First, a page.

Bibra Lake’s Currie Park renamed Mary Ann Tapper Park in honour of lady who purchased the land in late 1800s

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More than a century after Mary Anny Tapper first set foot in the Bibra Lake area, her descendents have revealed their delight over a park being re-named in her honour.

The former Currie Park, located on Progress Drive next to Adventure World, has been re-named Mary Ann Tapper Park after the lady who purchased the land back in the late 1800s.

Cockburn council made the re-naming decision after a push by Tapper family descendents, including Mary Ann’s 95-year-old granddaughter Elsie Gildersleeve.

For Ms Gildersleeve, whose father Daniel was Mary Ann’s youngest son, it made a recent visit to the park with family a very emotional day.

“It was a case of trying to get her there, because she’s so frail. It was her dying wish, she’ll go happily now she’s seen it at last,” her daughter Jillian Fitzgerald said.

Elsie Gildersleeve, the granddaughter of Mary Ann Tapper, at the park named in her honour.
Camera IconElsie Gildersleeve, the granddaughter of Mary Ann Tapper, at the park named in her honour. Credit: Supplied

“She’s number 12, she’s slowly seen all her brothers and sisters pass away, so it means a lot to her.”

Ms Fitzgerald said they had fought long and hard to see the park re-named.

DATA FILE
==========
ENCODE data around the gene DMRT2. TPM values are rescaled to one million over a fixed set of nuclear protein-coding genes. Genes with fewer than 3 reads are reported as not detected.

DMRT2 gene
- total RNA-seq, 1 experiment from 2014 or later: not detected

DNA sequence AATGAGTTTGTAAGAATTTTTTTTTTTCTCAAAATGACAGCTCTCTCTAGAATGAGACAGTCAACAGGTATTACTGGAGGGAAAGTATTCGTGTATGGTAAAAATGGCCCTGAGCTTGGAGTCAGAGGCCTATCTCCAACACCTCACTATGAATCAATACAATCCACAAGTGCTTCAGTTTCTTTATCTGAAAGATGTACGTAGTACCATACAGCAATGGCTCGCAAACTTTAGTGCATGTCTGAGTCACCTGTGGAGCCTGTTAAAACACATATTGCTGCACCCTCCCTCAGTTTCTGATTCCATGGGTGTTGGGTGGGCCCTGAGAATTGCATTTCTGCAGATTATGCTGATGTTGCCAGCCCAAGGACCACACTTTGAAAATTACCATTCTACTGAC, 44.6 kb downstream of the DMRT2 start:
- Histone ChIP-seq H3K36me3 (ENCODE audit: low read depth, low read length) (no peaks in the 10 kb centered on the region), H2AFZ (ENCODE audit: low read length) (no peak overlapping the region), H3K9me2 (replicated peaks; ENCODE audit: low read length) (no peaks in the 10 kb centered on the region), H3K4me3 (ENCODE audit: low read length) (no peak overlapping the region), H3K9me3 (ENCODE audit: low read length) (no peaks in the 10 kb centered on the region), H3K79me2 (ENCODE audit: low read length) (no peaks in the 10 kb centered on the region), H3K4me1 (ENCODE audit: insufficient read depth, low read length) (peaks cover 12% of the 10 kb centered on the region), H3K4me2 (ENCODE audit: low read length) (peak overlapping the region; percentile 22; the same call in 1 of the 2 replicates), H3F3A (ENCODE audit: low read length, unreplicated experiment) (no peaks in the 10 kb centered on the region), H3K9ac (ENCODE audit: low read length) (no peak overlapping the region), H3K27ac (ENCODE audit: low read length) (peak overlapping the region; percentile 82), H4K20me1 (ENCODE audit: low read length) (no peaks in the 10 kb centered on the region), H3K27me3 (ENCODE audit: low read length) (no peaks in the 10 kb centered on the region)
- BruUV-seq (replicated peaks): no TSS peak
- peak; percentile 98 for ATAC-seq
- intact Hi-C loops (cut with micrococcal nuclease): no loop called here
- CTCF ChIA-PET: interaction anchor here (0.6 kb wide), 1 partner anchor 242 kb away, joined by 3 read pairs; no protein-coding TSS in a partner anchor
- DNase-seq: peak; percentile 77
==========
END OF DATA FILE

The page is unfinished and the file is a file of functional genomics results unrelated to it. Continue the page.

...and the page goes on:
“For a number of years, my family worked together to put that memorial there, so you can imagine how it hit us when the park said Currie,” she said.

“This was my family’s property for many years, they raised 12 children there and the government took it over as a green belt and gradually started selling everything off.”

The Tapper family descendents at Mary Ann Tapper Park in Bibra Lake.
Camera IconThe Tapper family descendents at Mary Ann Tapper Park in Bibra Lake. Credit: Supplied

The Tappers were one of Cockburn’s founding families and Mary-Ann settled in Bibra Lake in the mid-1800s, with Ms Gildersleeve’s father eventually building a homestead at the site of the current park.

Ms Gildersleeve and her siblings lived at the homestead and helped work the land, dairy and postal and telegraph service which became the centre of the local community.

A sign was recently erected at the park, along with another sign with pictures and the history of the Tapper family and there is a white picket fence surrounding the park, as there was during Ms Gildersleeve’s day.

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